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Somali Muslim Swimmers Break Barriers in Minnesota

Somali Muslim Swimmers Break Barriers in Minnesota

MINNESOTA – Two high-school Somali Muslim girls are breaking barriers in Minnesota, becoming the first Muslim girls to join the school’s team and two of the first to swim competitively in the state.

“They’re putting themselves out there and setting an example for other girls,” team captain Rachel Warner said of the two students, Star Tribune reported on Monday, October 9.

“And it takes so much courage.”

Immigrating with their families to the US, Suhan Mohamed and Nimo Gohe did not know how to swim.

The sport, however, remained a remote choice for Muslim girls, who abide by Islamic modest dress code.

This came to a change when their high school activities Director Dave Langerud approached the community to encourage girls to jump in the water.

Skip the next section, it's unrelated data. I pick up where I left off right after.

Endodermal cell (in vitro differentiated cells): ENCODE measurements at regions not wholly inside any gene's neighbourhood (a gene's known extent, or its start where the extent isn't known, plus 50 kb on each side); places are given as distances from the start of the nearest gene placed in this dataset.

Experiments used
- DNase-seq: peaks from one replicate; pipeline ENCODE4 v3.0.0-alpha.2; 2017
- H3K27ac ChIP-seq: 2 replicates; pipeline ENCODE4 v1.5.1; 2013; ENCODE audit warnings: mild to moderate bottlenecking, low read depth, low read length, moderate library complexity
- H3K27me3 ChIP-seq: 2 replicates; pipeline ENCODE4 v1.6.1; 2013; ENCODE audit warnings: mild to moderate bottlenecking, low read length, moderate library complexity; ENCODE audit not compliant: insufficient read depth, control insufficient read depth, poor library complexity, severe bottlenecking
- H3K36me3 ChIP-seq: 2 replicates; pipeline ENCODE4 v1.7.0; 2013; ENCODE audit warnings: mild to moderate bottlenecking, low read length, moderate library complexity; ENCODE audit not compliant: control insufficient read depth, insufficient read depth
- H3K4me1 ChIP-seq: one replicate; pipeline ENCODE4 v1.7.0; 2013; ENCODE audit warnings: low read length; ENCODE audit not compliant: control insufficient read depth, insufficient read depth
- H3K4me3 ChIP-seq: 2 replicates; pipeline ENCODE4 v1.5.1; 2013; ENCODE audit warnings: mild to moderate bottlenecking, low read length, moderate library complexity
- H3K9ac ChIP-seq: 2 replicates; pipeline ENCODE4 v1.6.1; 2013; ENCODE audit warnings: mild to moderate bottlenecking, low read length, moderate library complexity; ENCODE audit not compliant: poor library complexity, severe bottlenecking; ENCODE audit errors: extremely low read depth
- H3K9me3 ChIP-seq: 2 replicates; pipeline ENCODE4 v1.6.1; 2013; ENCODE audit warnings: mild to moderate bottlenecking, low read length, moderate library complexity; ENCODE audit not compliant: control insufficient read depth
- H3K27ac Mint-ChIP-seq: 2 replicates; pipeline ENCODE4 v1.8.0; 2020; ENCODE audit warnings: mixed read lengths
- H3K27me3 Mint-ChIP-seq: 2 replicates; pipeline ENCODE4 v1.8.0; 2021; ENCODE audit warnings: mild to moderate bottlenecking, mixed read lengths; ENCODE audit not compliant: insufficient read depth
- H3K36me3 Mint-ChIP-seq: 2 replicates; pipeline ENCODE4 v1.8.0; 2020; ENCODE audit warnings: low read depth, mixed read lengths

“Of all the sports in the world, the last sport I’d think you’d get girls of Muslim faith is swimming,” Langerud said, nodding to religious and cultural values that stress modesty.

Nearly half of the 1,400 students at Apollo are students of color. Of those, about 30 percent are Somali, which has prompted the school to hire more English language teachers like Badger.

Alex Badger, Apollo’s head swimming coach set a goal to recruit girls who may have never considered swimming.

“If you’re interested in putting your face in the water, welcome to the team,” she told them. “This is about opening doors for all swimmers.”

At Apollo, Mohamed and Gohe said they’ve felt nothing but support, emboldening them to become trailblazers.

“They didn’t make us feel like we didn’t know anything,” Mohamed, 18, said of the swim team. “They were so nice to us.”

To accommodate their Muslim faith, Badger found black burkinis and full-body swimsuits for Mohamed and Gohe.

Because the suits didn’t comply with Minnesota State High School League regulations, she also got a rare waiver from the league.

“I don’t think they understand what barriers they’re breaking down in the community,” she added.

Langerud, the activities director, said he’s amazed by what Mohamed and Gohe have done.

“I actually cried when they jumped in the water,” he said.

“They’re going to be the biggest advocates for other kids. They’re going to change the world.”


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